The Minnesota House of Representatives began debating a bill to legalize marijuana on Monday after months of extensive committee consideration.
The legislation from Rep. Zack Stephenson (D)—which has moved through 15 panels this session—was finally taken up on the floor, where members considered nearly two dozen amendments, adopting a handful while rejecting most. The body adjourned shortly after midnight and plans to take up a vote on final passage of the cannabis legislation on Tuesday morning.
Meanwhile, a Senate companion version is heading to its final committee stop on Tuesday before potentially advancing to the floor of that chamber, which is expected to happen on Friday.
“It’s time. Minnesotans deserve the freedom and the respect to make their own decisions about cannabis use,” Stephenson said at the beginning of the House floor debate on Monday. “Our current laws have failed. We have decades of data to support that conclusion. They’re doing more harm than good.”
“Minnesotans want a different approach to our cannabis laws,” he said. “And this bill delivers.”
The House floor debate on my bill to legalize cannabis in Minnesota will begin in just a few minutes. After 16(!) committee hearings this year, it feels so good to finally bring this bill to the floor!
— Zack Stephenson (@zackstephenson) April 25, 2023
Both the House and Senate bills have been amended numerous times throughout this process, with lawmakers working to incorporate public feedback, revise policies around issues like tax structures for the market and tighten up language.
For example, a Senate panel adopted a comprehensive substitute from the sponsor at a committee stop in March that is primarily meant to address concerns from industry stakeholders who are operating under a cannabis law enacted last year that legalized low-THC edibles in the state. The House bill also went through a similar major revisions in committee.
It’s likely that a bicameral conference committee will need to convene to address outstanding differences if both chambers approve their versions of the legislation. The legislative session ends on May 22, giving lawmakers a few weeks to pass a finalized product.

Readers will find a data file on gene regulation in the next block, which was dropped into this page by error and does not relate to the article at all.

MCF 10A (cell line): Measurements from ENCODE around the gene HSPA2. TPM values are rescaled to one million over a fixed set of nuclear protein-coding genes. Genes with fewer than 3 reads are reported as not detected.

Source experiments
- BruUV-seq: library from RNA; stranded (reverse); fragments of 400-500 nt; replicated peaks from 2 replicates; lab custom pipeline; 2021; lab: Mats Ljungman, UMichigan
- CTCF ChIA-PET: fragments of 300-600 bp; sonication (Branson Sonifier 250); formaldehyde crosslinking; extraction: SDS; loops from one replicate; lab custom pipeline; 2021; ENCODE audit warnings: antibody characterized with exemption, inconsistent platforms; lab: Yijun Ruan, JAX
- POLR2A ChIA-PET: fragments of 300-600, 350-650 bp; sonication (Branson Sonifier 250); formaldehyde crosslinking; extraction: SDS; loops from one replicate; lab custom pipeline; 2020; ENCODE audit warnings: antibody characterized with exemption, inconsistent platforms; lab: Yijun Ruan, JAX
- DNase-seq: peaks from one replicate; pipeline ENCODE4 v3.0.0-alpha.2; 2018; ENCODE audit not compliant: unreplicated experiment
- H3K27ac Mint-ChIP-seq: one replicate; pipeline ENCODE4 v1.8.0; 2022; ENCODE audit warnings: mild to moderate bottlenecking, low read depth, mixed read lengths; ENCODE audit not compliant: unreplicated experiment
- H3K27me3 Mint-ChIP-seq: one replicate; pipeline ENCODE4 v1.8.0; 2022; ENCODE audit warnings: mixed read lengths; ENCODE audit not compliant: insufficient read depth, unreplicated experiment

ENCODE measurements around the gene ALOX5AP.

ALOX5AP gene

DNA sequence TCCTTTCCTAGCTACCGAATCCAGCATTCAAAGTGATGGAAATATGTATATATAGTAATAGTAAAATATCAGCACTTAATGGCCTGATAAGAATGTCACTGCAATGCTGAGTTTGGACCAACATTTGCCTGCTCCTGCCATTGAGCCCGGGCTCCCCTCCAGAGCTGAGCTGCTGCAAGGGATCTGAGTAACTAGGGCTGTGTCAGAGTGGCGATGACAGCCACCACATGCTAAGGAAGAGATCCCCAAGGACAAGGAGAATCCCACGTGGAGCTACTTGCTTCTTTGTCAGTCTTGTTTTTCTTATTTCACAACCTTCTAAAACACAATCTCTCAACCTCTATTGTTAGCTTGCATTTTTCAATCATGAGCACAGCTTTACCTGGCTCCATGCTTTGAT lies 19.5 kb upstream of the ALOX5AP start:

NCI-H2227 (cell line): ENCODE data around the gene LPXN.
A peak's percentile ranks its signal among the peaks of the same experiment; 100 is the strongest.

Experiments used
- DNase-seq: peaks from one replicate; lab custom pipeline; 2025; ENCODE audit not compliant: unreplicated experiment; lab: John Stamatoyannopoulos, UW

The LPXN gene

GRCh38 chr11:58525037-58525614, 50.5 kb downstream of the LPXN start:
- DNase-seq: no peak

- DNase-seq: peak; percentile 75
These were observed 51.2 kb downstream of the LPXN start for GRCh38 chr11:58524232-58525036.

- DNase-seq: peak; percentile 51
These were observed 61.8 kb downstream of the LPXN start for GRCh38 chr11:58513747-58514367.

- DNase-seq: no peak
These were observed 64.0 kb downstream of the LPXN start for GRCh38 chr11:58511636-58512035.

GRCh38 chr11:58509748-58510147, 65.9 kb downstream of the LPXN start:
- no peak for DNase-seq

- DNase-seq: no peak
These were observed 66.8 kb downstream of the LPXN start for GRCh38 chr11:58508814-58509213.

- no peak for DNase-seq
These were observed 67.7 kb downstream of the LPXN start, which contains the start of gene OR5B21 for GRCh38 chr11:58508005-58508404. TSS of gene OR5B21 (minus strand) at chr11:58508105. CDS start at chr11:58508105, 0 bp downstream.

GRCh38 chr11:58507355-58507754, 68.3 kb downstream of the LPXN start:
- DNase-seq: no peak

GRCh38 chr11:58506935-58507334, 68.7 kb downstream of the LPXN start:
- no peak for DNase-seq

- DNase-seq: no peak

With majorities in both the House and Senate and control over the governorship this session, Democratic-Farmer-Labor party officials have been expressing confidence that legalization will be enacted this year.
Today, the Minnesota House will vote to legalize cannabis for adults 21 and older; expunge low-level cannabis convictions; and establish a regulated market that prevents youth access and provides substance abuse support. #mnleg
📃 Read the bill here: https://t.co/4zhkmbDMdf
— Minnesota House DFL Majority (@mnhouseDFL) April 24, 2023
Gov. Tim Walz (D) released his biennial budget request in January, which included proposed funding to implement marijuana legalization and expungements, and made projections about the millions of dollars in cannabis tax revenue that his office estimates the state will earn after the reform is enacted.
The legislation that’s advancing is an iteration of the 2021 House-passed bill from former Majority Leader Ryan Winkler (D), who now serves as campaign chairman of the advocacy coalition MN is Ready.
The governor has called on supporters to join lawmakers and the administration in their push legalize marijuana this session, and he circulated an email blast in January that encourages people to sign a petition backing the reform.
On the House floor on Monday, members adopted amendments to make it a crime to operate a school bus when there is “physical evidence present in the person’s body of the consumption of any” cannabis; remove provisions requiring that the transport of hemp products be done in vehicles staffed by at least two employees; and allow marijuana, hemp and alcohol retailers to sell fentanyl testing strips.